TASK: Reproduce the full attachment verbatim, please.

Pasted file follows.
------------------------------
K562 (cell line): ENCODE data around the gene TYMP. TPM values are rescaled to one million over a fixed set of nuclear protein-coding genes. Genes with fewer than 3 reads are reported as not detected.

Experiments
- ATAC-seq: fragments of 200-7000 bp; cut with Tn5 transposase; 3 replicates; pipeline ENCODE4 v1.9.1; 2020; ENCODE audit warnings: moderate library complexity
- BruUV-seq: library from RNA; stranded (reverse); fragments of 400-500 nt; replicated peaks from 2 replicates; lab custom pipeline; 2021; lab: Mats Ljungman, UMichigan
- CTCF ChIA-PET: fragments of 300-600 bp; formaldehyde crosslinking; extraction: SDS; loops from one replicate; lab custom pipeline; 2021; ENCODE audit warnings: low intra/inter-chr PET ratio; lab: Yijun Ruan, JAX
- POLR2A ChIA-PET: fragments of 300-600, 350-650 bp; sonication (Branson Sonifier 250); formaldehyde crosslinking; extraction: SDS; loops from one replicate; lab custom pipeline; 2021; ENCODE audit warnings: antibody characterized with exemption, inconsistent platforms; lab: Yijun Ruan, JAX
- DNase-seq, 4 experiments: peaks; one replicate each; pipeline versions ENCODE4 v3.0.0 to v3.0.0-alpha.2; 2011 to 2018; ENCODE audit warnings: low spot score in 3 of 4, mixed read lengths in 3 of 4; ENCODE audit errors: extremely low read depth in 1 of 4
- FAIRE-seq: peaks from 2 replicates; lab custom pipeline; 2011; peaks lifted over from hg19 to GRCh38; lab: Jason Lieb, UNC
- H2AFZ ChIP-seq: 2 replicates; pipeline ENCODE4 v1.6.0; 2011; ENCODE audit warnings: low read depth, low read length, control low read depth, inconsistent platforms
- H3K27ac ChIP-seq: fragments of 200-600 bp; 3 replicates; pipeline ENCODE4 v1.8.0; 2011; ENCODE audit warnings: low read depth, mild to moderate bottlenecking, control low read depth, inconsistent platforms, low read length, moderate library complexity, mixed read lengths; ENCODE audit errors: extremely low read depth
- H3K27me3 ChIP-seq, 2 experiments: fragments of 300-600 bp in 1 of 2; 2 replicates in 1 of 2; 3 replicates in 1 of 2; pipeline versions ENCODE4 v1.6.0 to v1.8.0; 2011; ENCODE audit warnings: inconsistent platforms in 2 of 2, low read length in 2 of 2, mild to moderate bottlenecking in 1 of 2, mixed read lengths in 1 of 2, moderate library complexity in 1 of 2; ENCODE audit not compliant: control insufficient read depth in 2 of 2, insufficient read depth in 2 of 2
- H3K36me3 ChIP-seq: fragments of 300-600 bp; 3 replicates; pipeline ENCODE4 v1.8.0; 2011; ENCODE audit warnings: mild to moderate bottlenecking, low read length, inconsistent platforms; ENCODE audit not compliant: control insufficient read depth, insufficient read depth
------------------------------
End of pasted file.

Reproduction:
K562 (cell line): ENCODE data around the gene TYMP. TPM values are rescaled to one million over a fixed set of nuclear protein-coding genes. Genes with fewer than 3 reads are reported as not detected.

Experiments
- ATAC-seq: fragments of 200-7000 bp; cut with Tn5 transposase; 3 replicates; pipeline ENCODE4 v1.9.1; 2020; ENCODE audit warnings: moderate library complexity
- BruUV-seq: library from RNA; stranded (reverse); fragments of 400-500 nt; replicated peaks from 2 replicates; lab custom pipeline; 2021; lab: Mats Ljungman, UMichigan
- CTCF ChIA-PET: fragments of 300-600 bp; formaldehyde crosslinking; extraction: SDS; loops from one replicate; lab custom pipeline; 2021; ENCODE audit warnings: low intra/inter-chr PET ratio; lab: Yijun Ruan, JAX
- POLR2A ChIA-PET: fragments of 300-600, 350-650 bp; sonication (Branson Sonifier 250); formaldehyde crosslinking; extraction: SDS; loops from one replicate; lab custom pipeline; 2021; ENCODE audit warnings: antibody characterized with exemption, inconsistent platforms; lab: Yijun Ruan, JAX
- DNase-seq, 4 experiments: peaks; one replicate each; pipeline versions ENCODE4 v3.0.0 to v3.0.0-alpha.2; 2011 to 2018; ENCODE audit warnings: low spot score in 3 of 4, mixed read lengths in 3 of 4; ENCODE audit errors: extremely low read depth in 1 of 4
- FAIRE-seq: peaks from 2 replicates; lab custom pipeline; 2011; peaks lifted over from hg19 to GRCh38; lab: Jason Lieb, UNC
- H2AFZ ChIP-seq: 2 replicates; pipeline ENCODE4 v1.6.0; 2011; ENCODE audit warnings: low read depth, low read length, control low read depth, inconsistent platforms
- H3K27ac ChIP-seq: fragments of 200-600 bp; 3 replicates; pipeline ENCODE4 v1.8.0; 2011; ENCODE audit warnings: low read depth, mild to moderate bottlenecking, control low read depth, inconsistent platforms, low read length, moderate library complexity, mixed read lengths; ENCODE audit errors: extremely low read depth
- H3K27me3 ChIP-seq, 2 experiments: fragments of 300-600 bp in 1 of 2; 2 replicates in 1 of 2; 3 replicates in 1 of 2; pipeline versions ENCODE4 v1.6.0 to v1.8.0; 2011; ENCODE audit warnings: inconsistent platforms in 2 of 2, low read length in 2 of 2, mild to moderate bottlenecking in 1 of 2, mixed read lengths in 1 of 2, moderate library complexity in 1 of 2; ENCODE audit not compliant: control insufficient read depth in 2 of 2, insufficient read depth in 2 of 2
- H3K36me3 ChIP-seq: fragments of 300-600 bp; 3 replicates; pipeline ENCODE4 v1.8.0; 2011; ENCODE audit warnings: mild to moderate bottlenecking, low read length, inconsistent platforms; ENCODE audit not compliant: control insufficient read depth, insufficient read depth